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Providing doula services for communities that cannot afford them

Ancient Song Doula Services is a Brooklyn-based nonprofit that was created by Chanel Porchia, a mother of four, who wanted to provide positive and individualistic maternity and infant support services to women in Brooklyn who might not be able to afford them.

With her first pregnancy, Chanel Porchia’s private insurance through her job in corporate America covered her home birth expenses, and while she was thankful that her insurance covered her home birth she also realized that not all women in her community have the same access to the services private insurance allow. “Many women in my community have to go to free clinics to get care which isn’t always personalized and customized to their experiences and needs.” And thus, Ancient Song Doula Services was created in the living room of her home in 2008.

Ancient Song Doula Services’ (ASDS) mission is: “To offer quality doula services to women of color and low income families who otherwise would not be able to afford doula care.” ASDS believes in this so much they do not turn down anyone who seeks out their services but does not have the financial means to pay for them. In the seven years that they have been in business, they have not turned anyone away.

The thing that intrigued me the most about ASDS was that they offer so much more than just doula services. “We really believe in meeting people where they are at and helping women and their families in any way that we can. I realize that not all of the women we work with have the same background. Some have private insurance, some have public insurances, some are living in shelters, are experiencing domestic violence and/or still dealing with past traumas in their lives which affect them throughout their pregnancy and delivery. To help them have the best pregnancy and birthing experiences, we acknowledge the past trauma and help them work through it.”

One way ASDS accomplishes this is by hosting weekly meetings and open houses for the community to come in to learn about the services and discuss different things they are experiencing and dealing with in life. All of the weekly meetings and workshops that ASD offers have a very strict, judgment-free approach and environment. “I’m not here to judge women who have different lives than I do. My goal is to present them with different information and a wide range of information so that they can make the best and most informed decision for themselves.”

Community sustainability is also a very important part of ASDS. “We offer advocacy and workshops for people who are interested in becoming certified doulas or midwifes, and offer infant feeding support groups. We know the statistics about black women and breastfeeding and want to offer safe environments where black women can come and discuss their experiences, ask questions and gain support when it comes to breastfeeding. I also make it a point to call those get-togethers ‘infant feeding groups’ so as to not exclude women who may choose not to breastfeed or are unable to do so for a number of reasons but still need a space to come together with other mothers and women in the community.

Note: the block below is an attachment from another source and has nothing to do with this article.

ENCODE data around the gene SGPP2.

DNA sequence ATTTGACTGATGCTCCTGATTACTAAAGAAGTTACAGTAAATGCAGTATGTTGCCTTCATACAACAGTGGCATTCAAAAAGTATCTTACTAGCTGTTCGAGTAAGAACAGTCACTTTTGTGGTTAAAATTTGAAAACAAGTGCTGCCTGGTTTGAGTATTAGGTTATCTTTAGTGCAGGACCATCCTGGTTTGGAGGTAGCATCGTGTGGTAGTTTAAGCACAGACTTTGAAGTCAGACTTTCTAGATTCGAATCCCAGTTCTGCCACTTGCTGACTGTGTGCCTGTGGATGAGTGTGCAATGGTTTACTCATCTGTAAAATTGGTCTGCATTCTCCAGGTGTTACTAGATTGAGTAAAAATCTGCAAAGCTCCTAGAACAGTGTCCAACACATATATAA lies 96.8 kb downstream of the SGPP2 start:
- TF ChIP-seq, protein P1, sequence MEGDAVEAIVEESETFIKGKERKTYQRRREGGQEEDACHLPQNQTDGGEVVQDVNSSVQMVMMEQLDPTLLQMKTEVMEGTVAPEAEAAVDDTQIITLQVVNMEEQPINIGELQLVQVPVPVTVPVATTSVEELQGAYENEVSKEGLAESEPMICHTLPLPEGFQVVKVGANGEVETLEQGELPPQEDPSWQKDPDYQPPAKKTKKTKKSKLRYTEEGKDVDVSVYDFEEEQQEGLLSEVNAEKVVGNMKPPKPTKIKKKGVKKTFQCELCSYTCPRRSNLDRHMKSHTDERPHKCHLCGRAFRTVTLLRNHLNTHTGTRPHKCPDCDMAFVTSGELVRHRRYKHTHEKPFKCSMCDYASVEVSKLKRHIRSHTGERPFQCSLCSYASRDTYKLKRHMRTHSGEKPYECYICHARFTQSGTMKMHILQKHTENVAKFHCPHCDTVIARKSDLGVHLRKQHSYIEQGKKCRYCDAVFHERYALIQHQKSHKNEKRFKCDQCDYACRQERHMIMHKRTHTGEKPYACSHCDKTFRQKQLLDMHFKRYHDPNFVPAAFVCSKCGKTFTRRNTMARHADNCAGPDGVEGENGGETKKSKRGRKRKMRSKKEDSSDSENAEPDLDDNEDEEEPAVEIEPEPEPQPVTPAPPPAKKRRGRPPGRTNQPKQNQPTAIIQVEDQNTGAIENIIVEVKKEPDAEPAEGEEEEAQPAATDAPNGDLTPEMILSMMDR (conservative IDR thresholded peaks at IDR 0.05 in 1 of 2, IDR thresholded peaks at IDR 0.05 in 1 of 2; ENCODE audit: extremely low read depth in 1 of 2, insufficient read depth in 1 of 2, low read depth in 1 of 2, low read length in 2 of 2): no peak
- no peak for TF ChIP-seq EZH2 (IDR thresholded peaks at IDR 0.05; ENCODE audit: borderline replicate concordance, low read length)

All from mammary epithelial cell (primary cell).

ASDS offices are also a very welcoming space for families. “Sometimes I bring my children to work with me and many of the other women who work here are able to bring their children into work when they need to. We are a family business in every sense. I started ASDS in my living room cooking for women who wanted to know more about the services.” Although ASDA has grown tremendously since 2008, the family environment is still very much a part of the organizational climate. “I made it a point to set up play areas for children when we expanded into an office space. Some of the women who work here breastfeed and pump their breast milk and providing a space that is bright and welcoming is necessary.”

I asked Porchia how being a mother of four, including a set of twins, influences the work she does and if her children know what she does for a living. “Being that my motivation to start ASDS was because of my positive home birth, they are very much a part of the work I do. I think having them around [the office space] when women come in helps them relax and see the normalization of being a mother, working and breastfeeding, and [to see that] being able to be a complex mother and woman is possible for them and a beautiful thing. In addition, my children are learning this too. They are learning that moms work sometimes and they’re learning the beauty of entrepreneurship.”

Another valuable lesson I think Chanel’s children are learning is the beauty of the many different ways families can look and that community work can be a mutually beneficial exchange.

More on motherhood

Do I need a doula and midwife?
The Mamafesto: Why race and class matter when it comes to parenting
Here’s another reason to stop feeling guilty about your epidural

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